What To Do To Move Ahead Then?

First and foremost, advocacy work is currently conducted to convince the decision-makers that the time initially dedicated to dialogue is never wasted and that it may actually later spare a lot of the headache of a conflict emerging during implementation. In fact, dialogue may even speed things up during the development of reforms by creating an appeased atmosphere. This is a lesson of phase I: regional meetings gathered people who were initially conflicting with each other and they reached consensus in record time. First, progresses are currently happening in this direction in Tunisia, with the forthcoming approval of a roadmap for phase II of the “Dialogue societal.

Secondly, and however pleasant it is to be perceived as an example, it is certainly time for Tunisia to look around at other international experiences in terms of citizen participation and the article by Rohrer, Rajan and Schmets (2017). is certainly inspirational. The case of National Health Assemblies in Thailand brings, for instance, a lot of good ideas on how to address the challenges just described.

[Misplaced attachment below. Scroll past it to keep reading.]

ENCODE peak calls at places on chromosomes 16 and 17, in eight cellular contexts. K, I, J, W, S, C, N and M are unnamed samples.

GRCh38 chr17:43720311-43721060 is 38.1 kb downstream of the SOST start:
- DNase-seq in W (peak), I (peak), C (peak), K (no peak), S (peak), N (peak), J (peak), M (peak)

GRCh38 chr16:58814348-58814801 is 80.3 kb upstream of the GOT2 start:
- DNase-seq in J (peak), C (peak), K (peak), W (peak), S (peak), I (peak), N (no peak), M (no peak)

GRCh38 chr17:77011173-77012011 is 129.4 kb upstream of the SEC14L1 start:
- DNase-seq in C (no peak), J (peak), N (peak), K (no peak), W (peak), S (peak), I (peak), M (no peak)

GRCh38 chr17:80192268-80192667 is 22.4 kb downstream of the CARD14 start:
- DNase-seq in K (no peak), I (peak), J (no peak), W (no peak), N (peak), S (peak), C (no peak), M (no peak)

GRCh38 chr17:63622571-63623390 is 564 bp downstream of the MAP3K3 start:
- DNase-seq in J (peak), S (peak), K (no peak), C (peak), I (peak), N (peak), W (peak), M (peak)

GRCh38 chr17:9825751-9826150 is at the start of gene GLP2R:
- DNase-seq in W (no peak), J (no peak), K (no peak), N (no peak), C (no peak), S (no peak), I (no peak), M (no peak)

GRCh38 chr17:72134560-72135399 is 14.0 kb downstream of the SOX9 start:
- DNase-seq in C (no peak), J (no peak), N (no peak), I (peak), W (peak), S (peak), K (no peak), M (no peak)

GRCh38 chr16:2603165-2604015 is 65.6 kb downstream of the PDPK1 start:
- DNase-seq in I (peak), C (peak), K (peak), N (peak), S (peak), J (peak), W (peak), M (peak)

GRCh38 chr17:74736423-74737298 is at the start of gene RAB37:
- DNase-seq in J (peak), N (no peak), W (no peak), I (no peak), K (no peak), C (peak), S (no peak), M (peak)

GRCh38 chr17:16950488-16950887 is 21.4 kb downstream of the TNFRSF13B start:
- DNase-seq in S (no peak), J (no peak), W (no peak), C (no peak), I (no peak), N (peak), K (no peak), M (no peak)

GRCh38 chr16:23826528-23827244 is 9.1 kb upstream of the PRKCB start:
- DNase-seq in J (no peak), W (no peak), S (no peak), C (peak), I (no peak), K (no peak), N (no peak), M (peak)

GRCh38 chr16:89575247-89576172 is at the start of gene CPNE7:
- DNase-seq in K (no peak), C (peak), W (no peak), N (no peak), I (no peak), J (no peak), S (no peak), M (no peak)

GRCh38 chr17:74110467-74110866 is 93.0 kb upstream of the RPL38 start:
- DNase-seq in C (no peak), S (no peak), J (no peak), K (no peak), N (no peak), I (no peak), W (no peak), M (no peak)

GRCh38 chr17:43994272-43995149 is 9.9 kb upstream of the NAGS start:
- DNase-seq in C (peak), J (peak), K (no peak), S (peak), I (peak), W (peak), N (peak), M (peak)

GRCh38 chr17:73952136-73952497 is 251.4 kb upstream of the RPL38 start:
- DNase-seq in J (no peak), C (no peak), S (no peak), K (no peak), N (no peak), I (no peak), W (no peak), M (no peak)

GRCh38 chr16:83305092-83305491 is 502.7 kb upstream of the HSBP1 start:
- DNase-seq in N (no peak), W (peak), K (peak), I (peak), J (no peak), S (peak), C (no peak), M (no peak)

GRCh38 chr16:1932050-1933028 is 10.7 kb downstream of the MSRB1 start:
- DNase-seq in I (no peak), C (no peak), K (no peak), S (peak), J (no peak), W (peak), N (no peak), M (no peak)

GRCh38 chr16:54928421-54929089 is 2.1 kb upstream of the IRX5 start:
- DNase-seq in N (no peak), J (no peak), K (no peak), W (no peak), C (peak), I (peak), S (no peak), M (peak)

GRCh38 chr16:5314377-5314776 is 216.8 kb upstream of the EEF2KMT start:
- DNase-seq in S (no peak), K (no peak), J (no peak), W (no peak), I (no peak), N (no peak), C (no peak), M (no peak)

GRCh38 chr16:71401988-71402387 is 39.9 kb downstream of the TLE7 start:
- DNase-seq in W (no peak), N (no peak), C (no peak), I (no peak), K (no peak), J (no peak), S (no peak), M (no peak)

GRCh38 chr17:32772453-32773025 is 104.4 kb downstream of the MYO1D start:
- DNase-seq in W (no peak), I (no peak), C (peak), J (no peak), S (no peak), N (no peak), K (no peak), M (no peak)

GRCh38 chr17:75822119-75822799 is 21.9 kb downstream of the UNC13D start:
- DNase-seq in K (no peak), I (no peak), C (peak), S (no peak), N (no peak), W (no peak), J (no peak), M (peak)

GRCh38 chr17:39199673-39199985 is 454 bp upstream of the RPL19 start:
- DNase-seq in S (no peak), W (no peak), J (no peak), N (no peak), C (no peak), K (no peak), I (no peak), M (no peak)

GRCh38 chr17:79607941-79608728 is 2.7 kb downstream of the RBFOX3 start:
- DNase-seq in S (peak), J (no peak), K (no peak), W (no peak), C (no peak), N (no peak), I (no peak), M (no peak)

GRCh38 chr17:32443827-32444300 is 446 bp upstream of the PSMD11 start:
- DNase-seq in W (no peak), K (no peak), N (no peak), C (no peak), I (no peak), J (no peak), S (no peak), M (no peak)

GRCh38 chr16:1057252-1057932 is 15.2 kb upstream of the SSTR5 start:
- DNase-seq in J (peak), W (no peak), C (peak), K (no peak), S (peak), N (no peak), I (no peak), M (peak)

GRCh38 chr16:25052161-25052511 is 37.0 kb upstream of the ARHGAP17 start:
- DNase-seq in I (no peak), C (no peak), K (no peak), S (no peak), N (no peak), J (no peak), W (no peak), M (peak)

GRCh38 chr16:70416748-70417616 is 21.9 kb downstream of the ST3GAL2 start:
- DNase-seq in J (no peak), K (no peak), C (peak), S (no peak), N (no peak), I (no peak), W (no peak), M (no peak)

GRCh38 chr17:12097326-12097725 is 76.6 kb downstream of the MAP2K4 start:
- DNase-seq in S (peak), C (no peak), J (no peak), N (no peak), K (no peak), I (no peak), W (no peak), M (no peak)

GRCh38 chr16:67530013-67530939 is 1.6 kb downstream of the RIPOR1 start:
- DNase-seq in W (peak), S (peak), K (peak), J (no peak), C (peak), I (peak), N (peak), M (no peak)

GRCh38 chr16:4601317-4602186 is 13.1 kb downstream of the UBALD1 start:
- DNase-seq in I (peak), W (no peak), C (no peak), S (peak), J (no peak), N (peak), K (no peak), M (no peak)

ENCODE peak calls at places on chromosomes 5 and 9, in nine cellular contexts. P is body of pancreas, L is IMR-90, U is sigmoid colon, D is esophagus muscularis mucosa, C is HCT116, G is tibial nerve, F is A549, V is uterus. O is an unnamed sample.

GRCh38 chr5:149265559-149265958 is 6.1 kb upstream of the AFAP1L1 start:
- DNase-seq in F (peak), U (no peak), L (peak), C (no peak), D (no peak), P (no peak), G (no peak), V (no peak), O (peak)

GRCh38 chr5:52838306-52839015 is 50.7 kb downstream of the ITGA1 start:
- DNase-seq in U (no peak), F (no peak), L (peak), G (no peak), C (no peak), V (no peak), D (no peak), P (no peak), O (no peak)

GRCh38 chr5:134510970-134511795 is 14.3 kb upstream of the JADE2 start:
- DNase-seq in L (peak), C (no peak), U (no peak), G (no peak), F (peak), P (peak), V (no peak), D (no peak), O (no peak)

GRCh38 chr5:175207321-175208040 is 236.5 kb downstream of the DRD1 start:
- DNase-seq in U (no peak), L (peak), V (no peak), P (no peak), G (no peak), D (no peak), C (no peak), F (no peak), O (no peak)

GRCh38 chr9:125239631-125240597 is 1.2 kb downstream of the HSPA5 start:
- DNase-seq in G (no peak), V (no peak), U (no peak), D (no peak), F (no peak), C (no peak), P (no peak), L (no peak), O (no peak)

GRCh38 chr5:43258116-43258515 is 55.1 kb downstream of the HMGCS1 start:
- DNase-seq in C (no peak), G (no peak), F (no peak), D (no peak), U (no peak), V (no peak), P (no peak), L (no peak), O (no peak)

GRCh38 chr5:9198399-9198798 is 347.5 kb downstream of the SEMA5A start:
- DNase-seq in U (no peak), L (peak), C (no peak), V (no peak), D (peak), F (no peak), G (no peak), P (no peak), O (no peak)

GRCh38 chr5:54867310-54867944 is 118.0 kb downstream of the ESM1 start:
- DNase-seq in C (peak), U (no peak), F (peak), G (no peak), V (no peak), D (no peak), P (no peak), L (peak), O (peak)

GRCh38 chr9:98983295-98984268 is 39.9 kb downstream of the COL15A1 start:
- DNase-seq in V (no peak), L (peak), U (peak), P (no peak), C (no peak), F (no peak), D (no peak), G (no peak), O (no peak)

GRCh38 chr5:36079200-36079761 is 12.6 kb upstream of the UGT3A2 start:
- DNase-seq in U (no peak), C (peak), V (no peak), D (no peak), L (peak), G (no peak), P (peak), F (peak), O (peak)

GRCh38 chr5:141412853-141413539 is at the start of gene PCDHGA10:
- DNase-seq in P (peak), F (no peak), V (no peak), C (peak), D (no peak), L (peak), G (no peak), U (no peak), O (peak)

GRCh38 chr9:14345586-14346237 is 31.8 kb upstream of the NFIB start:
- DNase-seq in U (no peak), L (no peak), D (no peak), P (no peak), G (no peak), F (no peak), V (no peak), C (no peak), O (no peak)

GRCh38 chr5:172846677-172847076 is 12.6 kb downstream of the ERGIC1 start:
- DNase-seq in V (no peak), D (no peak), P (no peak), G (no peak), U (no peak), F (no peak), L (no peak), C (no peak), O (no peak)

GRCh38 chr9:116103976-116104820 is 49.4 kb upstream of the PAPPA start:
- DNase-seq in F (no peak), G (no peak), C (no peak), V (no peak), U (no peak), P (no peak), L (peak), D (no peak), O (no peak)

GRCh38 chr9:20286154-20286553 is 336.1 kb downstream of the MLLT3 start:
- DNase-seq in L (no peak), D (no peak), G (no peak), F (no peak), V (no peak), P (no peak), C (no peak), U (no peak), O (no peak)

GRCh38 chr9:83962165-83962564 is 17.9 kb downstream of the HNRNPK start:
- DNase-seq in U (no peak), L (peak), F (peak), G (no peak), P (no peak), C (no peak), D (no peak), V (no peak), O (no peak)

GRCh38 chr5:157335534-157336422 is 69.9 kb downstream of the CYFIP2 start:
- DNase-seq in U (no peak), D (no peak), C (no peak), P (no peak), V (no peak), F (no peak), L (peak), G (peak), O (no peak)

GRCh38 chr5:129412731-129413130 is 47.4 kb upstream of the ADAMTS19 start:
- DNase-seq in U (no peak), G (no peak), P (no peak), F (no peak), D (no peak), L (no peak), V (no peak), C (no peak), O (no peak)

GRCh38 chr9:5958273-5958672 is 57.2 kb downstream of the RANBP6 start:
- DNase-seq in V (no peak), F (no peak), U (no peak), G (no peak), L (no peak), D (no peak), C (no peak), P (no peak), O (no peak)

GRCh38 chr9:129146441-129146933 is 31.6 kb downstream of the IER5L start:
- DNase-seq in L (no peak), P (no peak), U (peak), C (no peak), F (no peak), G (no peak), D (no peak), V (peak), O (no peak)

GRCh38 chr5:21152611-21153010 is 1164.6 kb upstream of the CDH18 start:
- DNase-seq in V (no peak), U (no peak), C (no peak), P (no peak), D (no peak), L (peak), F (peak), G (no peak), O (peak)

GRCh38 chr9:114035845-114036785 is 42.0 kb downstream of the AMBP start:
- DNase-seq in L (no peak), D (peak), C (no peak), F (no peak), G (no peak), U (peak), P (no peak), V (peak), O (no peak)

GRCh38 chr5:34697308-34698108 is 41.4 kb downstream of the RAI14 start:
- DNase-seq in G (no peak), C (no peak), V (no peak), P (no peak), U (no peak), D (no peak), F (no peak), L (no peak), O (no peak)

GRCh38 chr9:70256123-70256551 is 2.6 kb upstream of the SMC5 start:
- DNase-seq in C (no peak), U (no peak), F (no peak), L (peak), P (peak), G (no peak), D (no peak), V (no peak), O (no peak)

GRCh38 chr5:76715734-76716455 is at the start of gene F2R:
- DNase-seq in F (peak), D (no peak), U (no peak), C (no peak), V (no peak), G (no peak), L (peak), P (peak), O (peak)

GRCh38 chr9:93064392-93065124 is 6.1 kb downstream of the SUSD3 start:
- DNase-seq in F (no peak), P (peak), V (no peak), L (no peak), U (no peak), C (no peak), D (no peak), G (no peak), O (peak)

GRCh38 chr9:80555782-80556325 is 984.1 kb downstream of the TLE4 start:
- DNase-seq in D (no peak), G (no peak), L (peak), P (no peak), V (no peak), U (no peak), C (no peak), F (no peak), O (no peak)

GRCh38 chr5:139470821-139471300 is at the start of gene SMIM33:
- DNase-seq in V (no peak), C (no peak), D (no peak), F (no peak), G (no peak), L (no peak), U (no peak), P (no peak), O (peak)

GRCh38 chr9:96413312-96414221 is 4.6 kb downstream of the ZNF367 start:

To conclude, population consultation is still alive and kicking in Tunisia, benefiting from a renewed political interest and looking for innovative ideas to move ahead.

About the Author

Benoit Mathivet, MSc, Health Policy Adviser, World Health Organization, Tunis, Tunisia

Correspondence may be directed to: Benoit Mathivet, World Health Organization, Rue du Développement, Cité El Kadhra, Tunis, Tunisia; E-mail: mathivetb@who.int

References

Comité technique du dialogue sociétal. 2014. Livre Blanc pour une meilleure santé en Tunisie : faisons le chemin ensemble. Retrieved May 26, 2017. <http://www.hiwarsaha.tn/upload/1409228805.pdf>.

Rohrer, K., D. Rajan and G. Schmets. 2017. “Population Consultation: A Powerful Means to Ensure that Health Strategies are Oriented Towards Universal Health Coverage.” World Health & Population 17(2): 5–15. doi:10.12927/whp.2017.25157.